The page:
Working while blocked
Continuing from “The condition of being blocked”
A creative block does not have to end a work before it begins, but it can mean that something is wrong. The most disappointing response to a block is to take it literally, to believe that there is really nothing there worth pursuing. Where would this “there” be? The more reasonable response is to understand the block as a signal, a pause imposed from elsewhere for undetermined reasons–a signal which has to be taken seriously, but interpreted. Something about the specific makeup of this work, at this time, under these conditions–something about it is not right, and so it can’t continue.
If one interprets the block provisionally, as a sign to reassess and work in a new way, then it is possible to work while blocked. The decision to change one’s working pattern, however slight, is already a temporary release from the block. The act of assessing the new situation is itself a novel, creative act.
One of the most extraordinary recent examples I have seen of what can come from working while blocked, to working with a block rather than against it, is Karl Ove Knausgård’s My Struggle series. An article in the New Republic describes the origin of the six-part, 3,600-page autobiographical books. It began with a writer’s block that intensified when he became a parent:
Between child-rearing duties, Knausgård was trying to reckon with his relationship with his father in a new novel, but it was falling flat on the page. He saw an evasiveness in his work that gnawed at him. He didn’t believe in it. Maybe he didn’t believe in fiction at all. “He was so desperate and full of pain,” [Knausgård’s friend Geir Angell Øygarden] says.
In early 2008, Knausgård decided to try something different. He would cast aside carefully crafted phrases and narrative arcs and just write plainly about his life. No one will be interested, he thought—and his British publisher at the time was not—but it was something to do to break the dam. He recalls, “I wanted to just say it, you know. As it is.”
On the mindset that kept him writing:
As he began what would become My Struggle, Knausgård wrote in a combination of naïveté and willful denial about how the people close to him might respond. “I was kind of autistic,” he has said. “I didn’t think of the consequences.” He never imagined that all of Scandinavia would be talking about what he was typing. But as he wrote the passage about his grandmother, describing her grease-stained dress and ruined mind, he felt the risk: “ ‘Can I write this?’ I thought. There I knew.”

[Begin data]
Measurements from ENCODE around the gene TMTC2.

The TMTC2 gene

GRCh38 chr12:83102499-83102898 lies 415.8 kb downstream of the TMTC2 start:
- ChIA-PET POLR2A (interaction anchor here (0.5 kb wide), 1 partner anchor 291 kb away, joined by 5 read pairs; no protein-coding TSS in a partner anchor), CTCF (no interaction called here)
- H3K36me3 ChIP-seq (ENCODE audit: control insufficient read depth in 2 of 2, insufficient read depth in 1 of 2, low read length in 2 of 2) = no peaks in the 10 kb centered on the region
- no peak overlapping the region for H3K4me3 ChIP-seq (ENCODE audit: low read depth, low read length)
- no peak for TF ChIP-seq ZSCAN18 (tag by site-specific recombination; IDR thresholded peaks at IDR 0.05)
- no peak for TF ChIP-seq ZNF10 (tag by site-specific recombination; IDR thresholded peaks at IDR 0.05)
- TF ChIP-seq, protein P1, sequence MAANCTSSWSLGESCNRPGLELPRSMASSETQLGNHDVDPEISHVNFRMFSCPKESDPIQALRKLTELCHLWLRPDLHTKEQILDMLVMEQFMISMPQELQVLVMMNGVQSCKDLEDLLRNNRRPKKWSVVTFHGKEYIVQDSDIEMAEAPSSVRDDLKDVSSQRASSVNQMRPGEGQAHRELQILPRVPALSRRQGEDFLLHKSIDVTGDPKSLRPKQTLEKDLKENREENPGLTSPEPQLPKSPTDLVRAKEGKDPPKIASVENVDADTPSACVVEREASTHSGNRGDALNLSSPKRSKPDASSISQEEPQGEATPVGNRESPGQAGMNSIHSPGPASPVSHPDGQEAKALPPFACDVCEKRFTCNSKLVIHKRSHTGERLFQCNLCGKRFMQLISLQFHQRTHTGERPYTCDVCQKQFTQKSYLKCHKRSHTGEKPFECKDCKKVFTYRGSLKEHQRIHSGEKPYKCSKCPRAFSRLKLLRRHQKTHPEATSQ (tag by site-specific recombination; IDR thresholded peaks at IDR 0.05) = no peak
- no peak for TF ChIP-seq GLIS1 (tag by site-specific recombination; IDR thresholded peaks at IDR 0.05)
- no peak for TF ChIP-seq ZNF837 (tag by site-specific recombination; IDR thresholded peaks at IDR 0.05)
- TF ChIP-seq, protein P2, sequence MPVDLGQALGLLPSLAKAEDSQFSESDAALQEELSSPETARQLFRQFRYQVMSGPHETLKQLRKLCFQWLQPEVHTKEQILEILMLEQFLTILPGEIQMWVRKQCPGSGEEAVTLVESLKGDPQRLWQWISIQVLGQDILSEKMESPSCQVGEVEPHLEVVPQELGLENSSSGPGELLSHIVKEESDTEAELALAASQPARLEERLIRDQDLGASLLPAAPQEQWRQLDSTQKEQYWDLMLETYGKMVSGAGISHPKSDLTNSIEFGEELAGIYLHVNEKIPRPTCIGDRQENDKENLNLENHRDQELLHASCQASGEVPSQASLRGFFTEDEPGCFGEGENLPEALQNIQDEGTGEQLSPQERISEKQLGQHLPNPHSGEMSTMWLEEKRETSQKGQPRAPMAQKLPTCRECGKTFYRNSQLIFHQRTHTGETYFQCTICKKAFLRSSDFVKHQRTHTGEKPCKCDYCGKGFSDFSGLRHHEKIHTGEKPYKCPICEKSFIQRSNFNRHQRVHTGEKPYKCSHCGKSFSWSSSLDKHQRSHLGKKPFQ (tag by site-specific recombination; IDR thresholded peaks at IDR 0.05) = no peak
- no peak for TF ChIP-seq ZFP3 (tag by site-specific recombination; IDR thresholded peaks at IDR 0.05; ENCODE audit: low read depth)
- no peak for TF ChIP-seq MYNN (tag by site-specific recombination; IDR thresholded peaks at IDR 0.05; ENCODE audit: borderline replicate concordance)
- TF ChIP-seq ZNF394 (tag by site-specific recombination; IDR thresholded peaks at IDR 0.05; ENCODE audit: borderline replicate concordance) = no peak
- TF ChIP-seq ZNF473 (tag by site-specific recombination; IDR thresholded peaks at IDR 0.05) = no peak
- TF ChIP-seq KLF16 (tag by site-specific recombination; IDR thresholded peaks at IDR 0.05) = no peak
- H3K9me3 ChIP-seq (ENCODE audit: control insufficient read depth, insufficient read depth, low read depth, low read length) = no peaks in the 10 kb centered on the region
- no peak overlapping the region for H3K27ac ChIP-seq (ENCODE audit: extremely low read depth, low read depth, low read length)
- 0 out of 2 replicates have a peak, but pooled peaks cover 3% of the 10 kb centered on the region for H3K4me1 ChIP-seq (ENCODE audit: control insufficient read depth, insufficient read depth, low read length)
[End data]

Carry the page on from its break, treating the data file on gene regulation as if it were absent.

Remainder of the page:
And the pace that kept him ahead of the block:
Knausgård had completed only two volumes of My Struggle when Book One appeared. The plan was to somehow bring out all six within a year. “It was really crazy!” [Knausgård’s editor Geir Gulliksen] recalls. But Knausgård wanted to be “under the knife of the deadline,” and Gulliksen agreed it was good for him, as an author who was “nearly always living very near some kind of a writer’s block.”
Knausgård holed himself up and tried to avoid all newspapers, television, and radio. He instructed his friends not to tell him about any of the coverage, even the ecstatic reviews. He woke up at 3:30 or 4:00 a.m. and wrote till 7:00 a.m., when he took the kids to school if it was his turn, then returned to his desk until it was time to pick them up at 4:00 p.m. In that span, he could produce 20 pages. At one point, he stayed up for 24 hours and wrote 50 pages about his early days with Linda, trying to capture the rush of feeling. He wrote the fifth volume, 550 pages long, in eight weeks. Speed was a way of keeping himself free. He needed to not think about what he was doing.
What started out as an exercise became the strangest of popular phenomenona (as literature, what even was this?), not just in Scandinavia but worldwide. A few thousands pages of the most unremarkable, unheroic, almost diary-like narrative, written under a manic artificial deadline, were in a very real sense a trick, a temporary measure, an endlessly extended morning ritual to get one’s head right–all to help the author escape his block so that he could do something else.
Karl Ove Knausgård, My Struggle (Min kamp), 2009-2011. English
creativity working block